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Smiler Three or so months ago I had a post about making prosciutto from a pork loin.

In short the results were great. The loin was dry cured with Morton's Smoked Sugar Cure according to box directions, for approximately 3 months in my meat refrigerator in the garage, normal temperature 35-40 degrees, unless it was colder outside. It was left open to the air. No mold or anything ever appeared on the meat.

Since I have begun eating it, I wrapped it in plastic and moved it into the house refer. Over time in the plastic mold began to form, so I took it out and washed it with warm soapy water and a very stiff brush. After rinsing it very well I let it dry in the kitchen overnight and again put it in a plastic bad. So far no mold has returned and that little bit of water seems to have improved the slicing texture.

Because it is so dry (a real dry cure) it is not the easiest to slice, but I have found a filet knife seems to work the best to get really thin slices. I would like to have a real meat slicer, just to see if I could get bigger pieces still sliced thin.

Anyway it is just as good as store bought, preserved with nothing but Sugar Cure.

I just bought another loin to do it again. This time I am going to cold smoke part before I add the Sugar Cure, the other part I will cure for a couple of weeks and then cold smoke it.

I like the non-smoked variety just fine, but as I said it as good as store bought for lot lesser price than good prosciutto, but why settle for good when you have an opportunity to make the best Cool
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I make the canadian bacon from loins, but hot smoke them. Apple wood and taking it up to 145 internal makes an absolutely delicious product. I also found a 5-6 day cure on loins to be plenty of time to allow the cure to get to the center of the meat. I just use TQ & brown sugar. A year or so ago I substituted paprika & garlic powder instead of brown sugar. It produced a deep red to the center product with a slightly spicy, garlic flavor. Similar to European meat product, but the name escapes me right now. But I want to try one of your proscuitto's and see how that tastes. Thanks for the info and the followup!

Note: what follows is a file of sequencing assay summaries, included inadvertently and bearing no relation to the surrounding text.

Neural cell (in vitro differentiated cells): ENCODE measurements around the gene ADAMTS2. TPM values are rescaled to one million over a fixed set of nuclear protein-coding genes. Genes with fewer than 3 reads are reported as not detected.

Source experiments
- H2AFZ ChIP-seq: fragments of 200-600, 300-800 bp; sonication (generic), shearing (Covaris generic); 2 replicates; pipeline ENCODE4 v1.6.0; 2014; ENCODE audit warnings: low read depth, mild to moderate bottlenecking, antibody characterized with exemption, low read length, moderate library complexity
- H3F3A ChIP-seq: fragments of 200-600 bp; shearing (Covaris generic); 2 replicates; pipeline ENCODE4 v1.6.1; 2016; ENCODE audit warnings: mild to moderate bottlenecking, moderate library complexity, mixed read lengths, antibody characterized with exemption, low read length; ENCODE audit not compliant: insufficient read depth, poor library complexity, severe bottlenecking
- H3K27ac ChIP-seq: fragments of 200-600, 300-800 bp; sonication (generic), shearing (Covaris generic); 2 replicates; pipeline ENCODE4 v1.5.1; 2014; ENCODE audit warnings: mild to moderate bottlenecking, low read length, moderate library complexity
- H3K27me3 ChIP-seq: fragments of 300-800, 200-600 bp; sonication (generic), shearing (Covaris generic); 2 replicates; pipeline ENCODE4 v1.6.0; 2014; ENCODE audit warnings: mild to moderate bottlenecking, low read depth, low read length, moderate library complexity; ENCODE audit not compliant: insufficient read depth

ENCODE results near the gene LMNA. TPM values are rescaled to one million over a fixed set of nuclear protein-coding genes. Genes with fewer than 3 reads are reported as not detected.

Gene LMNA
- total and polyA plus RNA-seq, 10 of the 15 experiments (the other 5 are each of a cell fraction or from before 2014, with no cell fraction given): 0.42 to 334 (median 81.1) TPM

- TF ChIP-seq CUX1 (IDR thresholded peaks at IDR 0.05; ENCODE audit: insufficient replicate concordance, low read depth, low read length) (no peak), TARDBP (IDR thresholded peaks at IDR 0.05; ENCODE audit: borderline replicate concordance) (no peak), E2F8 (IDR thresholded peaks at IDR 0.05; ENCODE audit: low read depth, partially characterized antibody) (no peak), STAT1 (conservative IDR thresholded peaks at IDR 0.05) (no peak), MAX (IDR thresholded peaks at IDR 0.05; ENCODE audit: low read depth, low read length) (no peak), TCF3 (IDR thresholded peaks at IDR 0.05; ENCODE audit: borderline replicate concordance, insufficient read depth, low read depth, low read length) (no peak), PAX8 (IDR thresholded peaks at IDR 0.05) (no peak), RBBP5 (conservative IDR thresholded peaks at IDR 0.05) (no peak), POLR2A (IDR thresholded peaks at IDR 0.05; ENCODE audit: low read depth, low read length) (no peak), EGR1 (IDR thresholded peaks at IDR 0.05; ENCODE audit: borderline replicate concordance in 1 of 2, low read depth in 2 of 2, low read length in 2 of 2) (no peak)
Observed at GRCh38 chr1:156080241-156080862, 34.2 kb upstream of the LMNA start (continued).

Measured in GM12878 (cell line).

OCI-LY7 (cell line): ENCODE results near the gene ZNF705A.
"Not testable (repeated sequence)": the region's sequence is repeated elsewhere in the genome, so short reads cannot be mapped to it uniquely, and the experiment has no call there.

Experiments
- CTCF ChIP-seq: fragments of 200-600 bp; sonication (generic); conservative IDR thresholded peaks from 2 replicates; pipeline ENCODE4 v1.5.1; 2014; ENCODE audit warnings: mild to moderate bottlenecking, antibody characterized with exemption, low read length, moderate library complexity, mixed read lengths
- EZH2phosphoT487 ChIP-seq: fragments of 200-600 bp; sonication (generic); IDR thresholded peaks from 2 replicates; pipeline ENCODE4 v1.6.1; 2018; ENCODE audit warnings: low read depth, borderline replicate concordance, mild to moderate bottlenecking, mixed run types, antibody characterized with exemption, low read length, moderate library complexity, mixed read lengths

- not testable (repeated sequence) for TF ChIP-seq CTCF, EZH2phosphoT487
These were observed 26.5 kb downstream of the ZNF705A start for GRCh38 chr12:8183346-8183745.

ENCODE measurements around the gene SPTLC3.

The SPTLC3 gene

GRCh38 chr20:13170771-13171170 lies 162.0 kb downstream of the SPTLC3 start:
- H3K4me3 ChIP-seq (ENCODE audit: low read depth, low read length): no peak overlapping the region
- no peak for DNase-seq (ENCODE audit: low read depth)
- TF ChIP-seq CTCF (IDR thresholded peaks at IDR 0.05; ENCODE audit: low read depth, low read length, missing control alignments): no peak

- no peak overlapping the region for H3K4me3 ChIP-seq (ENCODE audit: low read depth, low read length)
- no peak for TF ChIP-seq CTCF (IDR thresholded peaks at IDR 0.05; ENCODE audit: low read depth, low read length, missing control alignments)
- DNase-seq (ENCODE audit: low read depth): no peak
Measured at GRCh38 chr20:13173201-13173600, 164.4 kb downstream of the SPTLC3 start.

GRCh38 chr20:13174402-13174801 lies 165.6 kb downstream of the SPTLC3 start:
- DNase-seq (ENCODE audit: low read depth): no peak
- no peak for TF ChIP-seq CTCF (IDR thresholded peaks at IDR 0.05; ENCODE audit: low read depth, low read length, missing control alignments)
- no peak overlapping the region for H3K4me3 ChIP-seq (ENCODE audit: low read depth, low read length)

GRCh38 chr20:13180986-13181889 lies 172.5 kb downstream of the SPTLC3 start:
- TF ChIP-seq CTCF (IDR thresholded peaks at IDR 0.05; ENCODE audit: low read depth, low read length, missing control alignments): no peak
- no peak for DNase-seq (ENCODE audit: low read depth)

Bob
Dennis, other than what is in the post, I would probably not let it dry as much as I did, maybe a week or two less. As a cure it as probably penetrated fully in max a couple of weeks, so it just sort of doing a flavor thing and drying after that. After I washed it with the brush it seemed to get softer on the outside and also easier to slice. Just thinking about it, the next time when it gets to what I hope is the proper dryness, I would probably vacuum pack it and let the remaining moisture sort of equilibrate through the meat. Packed that way it should keep for years.

I know in Spain and I suppose also really in Italy they add the cure to fresh hams and just let them hang from the rafters. The salt kills all the bugs, it might mold, but that is a probably humidity thing that could be fixed if need be, it probably works great in dry climates. So far, I haven't had the guts to try since I have the refer space.

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